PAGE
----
For our first day of exploring, we headed out to Tiananmen Square. Right away we were greeted with reminders of Mao Zedong. From the giant image of him over the gates to the Forbidden City, to the hundreds of paintings, mini sculptures, and other memorabilia for sale (not to mention his visage on every piece of currency), to the imposing mausoleum containing his body in the middle of Tiananmen Square, the man is everywhere. Mao founded the People’s Republic of China in 1949 and ran it until his death in 1976. To many Chinese, he is still revered for his many accomplishments. These include unifying China and driving out foreign occupants, reducing drug addiction across the country, giving more rights to women, and promoting literacy and education. When walking through the National Museum of Beijing, this is the story we were told. While parts of it are true, the other side of Mao (the ruinous dictator) were glossed over. In the late 1950’s, Mao pushed for rapid industrialization (based on people instead of machines) in what’s known as the Great Leap Forward. This led to the Great Famine in China and led to tens of millions of deaths. Some scholars have said up to 55 million. Mao also started the Cultural Revolution, a decade long fight to preserve communist ideology and purge any remnants of capitalism and traditionalism in Chinese society. This movement paralyzed China both politically and economically and led to several million more deaths. Yet the line to pay respects to Chairman Mao winds through Tiananmen Square every day, and many come from far away to visit. However, not everyone believes he is China’s hero, and have a much more negative attitude towards the man. He is also viewed as the worst ruler in Chinese history, bringing disaster to the country, causing the deaths of millions and murdering masses. It was fascinating to hear about such a man of contradictions in the country he came from, as opposed to read about him in textbooks. The propaganda is alive and well, but the debate is still ongoing as to what Mao’s legacy is. [1,2,3]

One of the most interesting exhibits in the National Museum was a collection of gifts that China has received over the years from other countries. Dating back to the formation of the People’s Republic of China, it was interesting to see the historical significance and artistic merit of each gift.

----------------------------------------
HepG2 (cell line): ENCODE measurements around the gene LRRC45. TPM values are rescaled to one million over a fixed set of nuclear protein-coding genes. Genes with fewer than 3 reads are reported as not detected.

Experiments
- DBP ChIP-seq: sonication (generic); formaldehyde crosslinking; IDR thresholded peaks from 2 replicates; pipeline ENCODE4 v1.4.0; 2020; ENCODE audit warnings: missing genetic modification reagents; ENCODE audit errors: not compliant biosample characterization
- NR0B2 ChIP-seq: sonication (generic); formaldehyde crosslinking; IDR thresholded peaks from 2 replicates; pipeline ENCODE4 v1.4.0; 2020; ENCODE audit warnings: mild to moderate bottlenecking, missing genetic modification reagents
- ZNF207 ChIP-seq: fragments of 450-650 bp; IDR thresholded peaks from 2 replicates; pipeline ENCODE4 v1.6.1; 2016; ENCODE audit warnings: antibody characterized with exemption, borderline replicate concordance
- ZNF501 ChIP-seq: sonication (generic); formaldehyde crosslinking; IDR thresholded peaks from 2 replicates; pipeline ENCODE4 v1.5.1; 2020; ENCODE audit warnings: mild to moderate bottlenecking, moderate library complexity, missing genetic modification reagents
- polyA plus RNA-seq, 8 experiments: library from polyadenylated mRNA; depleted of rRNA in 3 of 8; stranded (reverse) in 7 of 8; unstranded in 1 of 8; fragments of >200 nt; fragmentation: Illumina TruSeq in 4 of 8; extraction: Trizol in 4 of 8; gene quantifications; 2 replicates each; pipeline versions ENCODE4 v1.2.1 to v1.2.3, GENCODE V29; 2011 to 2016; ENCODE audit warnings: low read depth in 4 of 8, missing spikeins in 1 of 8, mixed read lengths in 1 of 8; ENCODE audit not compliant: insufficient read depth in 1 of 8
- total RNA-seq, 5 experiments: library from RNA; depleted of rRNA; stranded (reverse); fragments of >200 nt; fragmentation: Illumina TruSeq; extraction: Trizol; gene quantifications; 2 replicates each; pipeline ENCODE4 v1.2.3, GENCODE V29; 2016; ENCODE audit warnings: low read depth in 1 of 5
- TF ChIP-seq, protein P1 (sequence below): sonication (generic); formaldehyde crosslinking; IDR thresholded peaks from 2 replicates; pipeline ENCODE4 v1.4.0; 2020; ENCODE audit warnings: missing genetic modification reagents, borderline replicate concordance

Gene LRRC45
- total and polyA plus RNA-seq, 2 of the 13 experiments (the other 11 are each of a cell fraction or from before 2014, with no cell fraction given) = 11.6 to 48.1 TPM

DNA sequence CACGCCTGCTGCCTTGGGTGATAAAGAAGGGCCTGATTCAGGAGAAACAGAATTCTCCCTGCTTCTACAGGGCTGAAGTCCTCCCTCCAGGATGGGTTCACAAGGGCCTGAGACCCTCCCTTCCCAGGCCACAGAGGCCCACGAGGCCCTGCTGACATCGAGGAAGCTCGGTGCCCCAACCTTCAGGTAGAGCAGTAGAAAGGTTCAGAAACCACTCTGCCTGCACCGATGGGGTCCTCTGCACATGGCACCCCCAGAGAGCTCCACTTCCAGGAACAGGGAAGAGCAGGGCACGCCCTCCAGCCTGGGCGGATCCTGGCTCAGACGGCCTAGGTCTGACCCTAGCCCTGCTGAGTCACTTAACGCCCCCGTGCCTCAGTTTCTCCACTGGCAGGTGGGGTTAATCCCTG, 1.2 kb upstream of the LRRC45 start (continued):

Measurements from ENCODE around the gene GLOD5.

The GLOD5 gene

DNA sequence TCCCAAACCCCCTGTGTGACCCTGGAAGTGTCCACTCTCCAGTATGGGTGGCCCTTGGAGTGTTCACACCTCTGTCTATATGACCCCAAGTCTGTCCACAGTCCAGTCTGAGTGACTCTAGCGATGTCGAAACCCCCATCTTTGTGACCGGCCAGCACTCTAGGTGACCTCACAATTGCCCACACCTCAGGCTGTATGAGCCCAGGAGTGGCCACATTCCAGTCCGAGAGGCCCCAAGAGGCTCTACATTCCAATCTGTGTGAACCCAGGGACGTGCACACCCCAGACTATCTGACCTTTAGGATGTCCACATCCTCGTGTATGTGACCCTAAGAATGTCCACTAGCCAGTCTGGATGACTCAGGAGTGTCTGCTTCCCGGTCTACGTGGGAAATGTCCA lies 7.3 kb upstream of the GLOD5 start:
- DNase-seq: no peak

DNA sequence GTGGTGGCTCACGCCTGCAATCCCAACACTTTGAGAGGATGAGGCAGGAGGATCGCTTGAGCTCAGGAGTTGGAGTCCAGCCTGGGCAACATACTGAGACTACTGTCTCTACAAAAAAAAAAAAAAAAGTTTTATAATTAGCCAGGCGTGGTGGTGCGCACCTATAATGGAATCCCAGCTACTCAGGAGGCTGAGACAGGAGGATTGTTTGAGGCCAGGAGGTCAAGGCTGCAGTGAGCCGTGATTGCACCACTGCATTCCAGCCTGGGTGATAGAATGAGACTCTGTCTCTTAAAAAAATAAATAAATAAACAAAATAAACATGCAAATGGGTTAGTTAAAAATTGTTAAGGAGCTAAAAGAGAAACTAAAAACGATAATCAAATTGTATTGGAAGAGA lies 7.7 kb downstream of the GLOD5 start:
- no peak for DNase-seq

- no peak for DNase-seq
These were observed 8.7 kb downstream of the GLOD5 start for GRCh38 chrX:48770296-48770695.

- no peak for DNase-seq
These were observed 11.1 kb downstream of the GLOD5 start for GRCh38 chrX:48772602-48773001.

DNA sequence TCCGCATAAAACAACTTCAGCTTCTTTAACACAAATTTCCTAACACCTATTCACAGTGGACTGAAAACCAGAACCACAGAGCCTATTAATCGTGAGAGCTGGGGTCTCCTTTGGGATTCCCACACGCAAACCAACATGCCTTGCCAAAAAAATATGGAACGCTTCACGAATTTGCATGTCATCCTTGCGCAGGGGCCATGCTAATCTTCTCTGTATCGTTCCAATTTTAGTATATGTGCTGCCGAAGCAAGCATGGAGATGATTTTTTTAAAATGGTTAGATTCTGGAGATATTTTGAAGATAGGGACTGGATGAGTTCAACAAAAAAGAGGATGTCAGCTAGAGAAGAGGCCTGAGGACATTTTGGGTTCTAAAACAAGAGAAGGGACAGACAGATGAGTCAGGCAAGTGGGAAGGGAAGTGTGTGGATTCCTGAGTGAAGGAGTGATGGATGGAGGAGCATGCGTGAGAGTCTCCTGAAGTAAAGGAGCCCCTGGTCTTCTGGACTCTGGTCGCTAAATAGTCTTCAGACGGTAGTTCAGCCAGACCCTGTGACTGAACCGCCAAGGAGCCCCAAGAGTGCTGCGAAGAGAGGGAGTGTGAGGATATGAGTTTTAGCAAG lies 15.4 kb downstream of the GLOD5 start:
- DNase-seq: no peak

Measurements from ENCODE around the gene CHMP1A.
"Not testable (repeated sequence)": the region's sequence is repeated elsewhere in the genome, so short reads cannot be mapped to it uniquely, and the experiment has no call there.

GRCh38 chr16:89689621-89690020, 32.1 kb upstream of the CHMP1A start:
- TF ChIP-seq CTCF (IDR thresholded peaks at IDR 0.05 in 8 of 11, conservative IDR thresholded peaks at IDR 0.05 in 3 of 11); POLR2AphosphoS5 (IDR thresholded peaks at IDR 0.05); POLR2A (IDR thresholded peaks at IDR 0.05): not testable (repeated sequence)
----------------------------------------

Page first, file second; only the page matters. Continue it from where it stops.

We also took a food tour while we were here and ended up trying lots of neat new foods. We toured though several different hutongs, stopping at tiny local restaurants to try their specialties. Some of the highlights were Mongolian BBQ, and Beijing pancakes filled with Kung Pao chicken, stir fried beef, sliced potatoes and all sorts of veggies. We also tried something known as ‘door nail meat buns’. The story goes that a Qing Dynasty Empress was served this rolled up pastry ball with beef inside by a chef who hurriedly had to throw something together. The Empress unexpectedly loved it and asked him what the name of the dish was. Not having a name, the chef looked over at a door nail and the rest is history. We ended the tour at a local craft beer brewery and had some of the best cider and wheat beer on the trip so far.

The Forbidden City is a massive palace complex in the center of Beijing. Built in the 15th century, it consists of over 980 buildings. It was really cool walking through the complex and seeing the displays inside each building. We spent most of the day there (the place is HUGE) just wandering around. During our week there we also went to the Temple of Heaven and hung around the park there and went over to the Summer Palace to walk the grounds. We enjoyed seeing the architecture from the many different dynasties throughout the years.

Once we got to Beijing we really felt like we were in China. We really liked Beijing and had a good time exploring the city and getting a feel for it. The city is enormous and still with a week there it felt like we only scratched the surface. We also took a daytrip out of there into the countryside, but that’s coming in the next post.